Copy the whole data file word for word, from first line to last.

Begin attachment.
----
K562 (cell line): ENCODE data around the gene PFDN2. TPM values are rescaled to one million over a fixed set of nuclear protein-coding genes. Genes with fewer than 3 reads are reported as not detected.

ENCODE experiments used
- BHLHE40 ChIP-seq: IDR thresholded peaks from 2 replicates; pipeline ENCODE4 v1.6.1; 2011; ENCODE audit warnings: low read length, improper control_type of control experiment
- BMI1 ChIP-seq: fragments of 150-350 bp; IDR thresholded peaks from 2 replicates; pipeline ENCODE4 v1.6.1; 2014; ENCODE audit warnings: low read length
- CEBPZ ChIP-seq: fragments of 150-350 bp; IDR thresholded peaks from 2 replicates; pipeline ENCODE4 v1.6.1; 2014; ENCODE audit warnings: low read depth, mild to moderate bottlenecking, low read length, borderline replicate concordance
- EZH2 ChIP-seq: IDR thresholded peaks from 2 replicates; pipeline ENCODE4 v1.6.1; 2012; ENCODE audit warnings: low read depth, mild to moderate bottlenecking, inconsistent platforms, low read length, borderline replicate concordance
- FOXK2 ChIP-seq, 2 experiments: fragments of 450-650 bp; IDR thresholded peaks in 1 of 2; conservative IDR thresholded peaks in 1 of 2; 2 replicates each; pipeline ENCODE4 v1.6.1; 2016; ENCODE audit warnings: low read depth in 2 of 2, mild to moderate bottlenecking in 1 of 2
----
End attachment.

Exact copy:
K562 (cell line): ENCODE data around the gene PFDN2. TPM values are rescaled to one million over a fixed set of nuclear protein-coding genes. Genes with fewer than 3 reads are reported as not detected.

ENCODE experiments used
- BHLHE40 ChIP-seq: IDR thresholded peaks from 2 replicates; pipeline ENCODE4 v1.6.1; 2011; ENCODE audit warnings: low read length, improper control_type of control experiment
- BMI1 ChIP-seq: fragments of 150-350 bp; IDR thresholded peaks from 2 replicates; pipeline ENCODE4 v1.6.1; 2014; ENCODE audit warnings: low read length
- CEBPZ ChIP-seq: fragments of 150-350 bp; IDR thresholded peaks from 2 replicates; pipeline ENCODE4 v1.6.1; 2014; ENCODE audit warnings: low read depth, mild to moderate bottlenecking, low read length, borderline replicate concordance
- EZH2 ChIP-seq: IDR thresholded peaks from 2 replicates; pipeline ENCODE4 v1.6.1; 2012; ENCODE audit warnings: low read depth, mild to moderate bottlenecking, inconsistent platforms, low read length, borderline replicate concordance
- FOXK2 ChIP-seq, 2 experiments: fragments of 450-650 bp; IDR thresholded peaks in 1 of 2; conservative IDR thresholded peaks in 1 of 2; 2 replicates each; pipeline ENCODE4 v1.6.1; 2016; ENCODE audit warnings: low read depth in 2 of 2, mild to moderate bottlenecking in 1 of 2